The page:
A little more than a year after his election on a platform that called for increasing the supply of housing citywide, Ketchum Mayor Neil Bradshaw is proposing a tax increase to fund employee housing and transportation.
The move would require 60 percent voter approval. During a City Council meeting on Monday, Bradshaw said he wants to gauge voter support for an increase to the local-option tax in Ketchum.
“We want to hear from the voters,” Bradshaw said during Monday’s meeting. “If they vote it down, so be it. If we don’t ask, if we don’t try, certainly we won’t get it.”
Local-option taxes are assessed in a variety of sales transactions in town, and is on top of state sales tax. In Ketchum, LOT is assessed on room sales, retail sales aside from groceries, liquor-by-the-drink sales, and building-material deliveries.
Bradshaw said he wants to test the idea of adding 1 percent to LOT, which could apply narrowly to a few of the sales categories, such as those generated by hotel and short-term occupancy rentals, or it could apply to all categories currently assessed.
Revenue from the proposed tax would be split on a 50-50 basis to pay for housing and transportation, including acquisition of land for housing projects. The city could bank land that comes up for sale, Bradshaw said.
Councilman Michael David said revenue could go for sidewalk projects and street maintenance, and free up the more than $600,000 in existing LOT that the city currently provides the Mountain Rides Transportation Authority on an annual basis.
A local-option-tax increase requires 60 percent voter approval in an election.
“Getting 60 percent, you need to have everyone behind it,” Bradshaw said. “We know that money is kind of the key.”
In 2013, Ketchum voters added 1 percent to the LOT to fund commercial air service at Friedman Memorial Airport, as well as additional marketing for those flight markets. In the 2018 fiscal year, the 1 Percent for Air tax generated $2.15 million total in Ketchum.
“I want to go out to the community and gauge the appetite for this,” Bradshaw said. “Do people have tax fatigue? We were voted in because of the support for our housing policies.”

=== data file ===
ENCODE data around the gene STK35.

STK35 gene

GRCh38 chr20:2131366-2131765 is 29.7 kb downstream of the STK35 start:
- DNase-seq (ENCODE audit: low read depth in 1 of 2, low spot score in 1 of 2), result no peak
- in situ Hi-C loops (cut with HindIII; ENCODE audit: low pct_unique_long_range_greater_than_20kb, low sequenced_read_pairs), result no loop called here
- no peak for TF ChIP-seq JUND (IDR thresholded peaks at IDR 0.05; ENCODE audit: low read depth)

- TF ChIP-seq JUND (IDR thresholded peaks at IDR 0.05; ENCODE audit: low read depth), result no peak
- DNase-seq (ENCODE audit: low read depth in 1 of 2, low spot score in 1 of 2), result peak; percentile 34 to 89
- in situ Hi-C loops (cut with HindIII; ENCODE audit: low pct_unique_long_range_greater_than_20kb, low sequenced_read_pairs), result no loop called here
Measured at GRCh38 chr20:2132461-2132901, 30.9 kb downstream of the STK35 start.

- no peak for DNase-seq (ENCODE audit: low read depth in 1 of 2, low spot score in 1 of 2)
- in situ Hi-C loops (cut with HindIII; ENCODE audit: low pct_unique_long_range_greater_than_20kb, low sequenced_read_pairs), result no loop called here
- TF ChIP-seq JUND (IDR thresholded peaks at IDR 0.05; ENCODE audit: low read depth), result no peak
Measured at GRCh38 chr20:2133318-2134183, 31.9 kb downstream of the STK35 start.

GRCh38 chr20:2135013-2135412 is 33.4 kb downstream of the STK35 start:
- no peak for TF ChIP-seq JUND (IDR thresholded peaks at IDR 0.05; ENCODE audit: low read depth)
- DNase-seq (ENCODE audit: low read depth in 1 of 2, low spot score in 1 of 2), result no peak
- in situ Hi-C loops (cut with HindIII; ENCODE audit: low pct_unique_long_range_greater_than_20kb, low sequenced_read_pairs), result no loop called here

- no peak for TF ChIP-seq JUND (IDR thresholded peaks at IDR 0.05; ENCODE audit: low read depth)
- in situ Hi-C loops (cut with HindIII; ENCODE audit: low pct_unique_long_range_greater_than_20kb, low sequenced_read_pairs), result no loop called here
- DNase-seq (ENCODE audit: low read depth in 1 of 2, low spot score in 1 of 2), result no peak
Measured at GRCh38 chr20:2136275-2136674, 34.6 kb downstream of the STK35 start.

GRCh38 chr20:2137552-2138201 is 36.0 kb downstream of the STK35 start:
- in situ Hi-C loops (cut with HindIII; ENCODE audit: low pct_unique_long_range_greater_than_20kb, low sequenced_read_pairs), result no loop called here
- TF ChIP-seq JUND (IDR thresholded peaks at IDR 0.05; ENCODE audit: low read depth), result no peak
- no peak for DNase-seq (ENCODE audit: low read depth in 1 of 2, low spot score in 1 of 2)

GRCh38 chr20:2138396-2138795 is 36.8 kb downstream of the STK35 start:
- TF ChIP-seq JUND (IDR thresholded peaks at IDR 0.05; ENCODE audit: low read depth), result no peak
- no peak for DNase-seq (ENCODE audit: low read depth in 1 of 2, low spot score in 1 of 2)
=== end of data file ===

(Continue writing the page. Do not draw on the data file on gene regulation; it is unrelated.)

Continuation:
Two new members to the City Council, Councilwomen Amanda Breen and Courtney Hamilton, were elected with Bradshaw.
Breen said she is concerned about the existing tax burden.
“It’s a lot to put on our taxpayers’ plate,” Breen said.
Hamilton asked if the voters are tired of hearing the same discussions from City Council members about procuring affordable housing. She said she didn’t want the proposed LOT to add burdens to retailers in Ketchum.
“Is it LOT fatigue or is it fatigue with us talking?” Hamilton asked. “This is kind of our only option unless we want to go out for a housing bond.”
Ketchum is one of the few cities in Idaho with the authority to assess additional sales taxes. The Idaho Legislature granted Ketchum that authority in the late 1970s, to offset costs of hosting large volumes of tourists. Since then, Hailey and Sun Valley have joined in assessing LOT.
In 2012 and 2013, the voters of the three cities supported a ballot measure to assess an additional 1 percent on LOT categories. That funds the air service and marketing programs with the Fly Sun Valley Alliance and Visit Sun Valley.
Councilman Jim Slanetz pressed alternative options. He said the city should try to get more sales-tax revenue remitted from online sales transactions; Finance Director Grant Gager said he is working with online retailers and national companies to remit that tax revenue to Ketchum, with some success.
“Local retailers don’t have a level playing field,” Slanetz said. “That’s an avenue I’d like to explore before.”
Slanetz also pitched another idea. He said he would like to craft agreements among employers to raise wages by 10 to 15 percent. Participating retailers, restaurants or other enterprises would then offer discounts for those employees, spurring more business and sales activity in town. Slanetz said this would increase rents and make the kind of market-rate, workforce housing development Ketchum wants more financially feasible.
“If rents were a little bit higher, the developers would come in,” Slanetz said. “Part of it is wages are low. We’re trying to adjust the market by lowering the cost of housing, which is false.”
David said the cost of a tax increase is relatively small on a single-transaction basis. He said Ketchum should reach out to Hailey and Sun Valley about adding 1 percent to their local-option taxes for housing and transportation.
“We need money to get housing,” David said. “The LOT tax is really our only tool that we have available.”
Ketchum City Attorney Matthew Johnson said using local-option-tax revenue for housing is permissible under state statute. He said the revenue can be used for affordable housing under the municipal authority section of Idaho code.
“The LOT statute itself is pretty broad,” Johnson said.
Breen said that was a surprise.
“I’m surprised that the Legislature has allowed that to be so broad,” Breen said.
“For now, it’s there,” Johnson replied.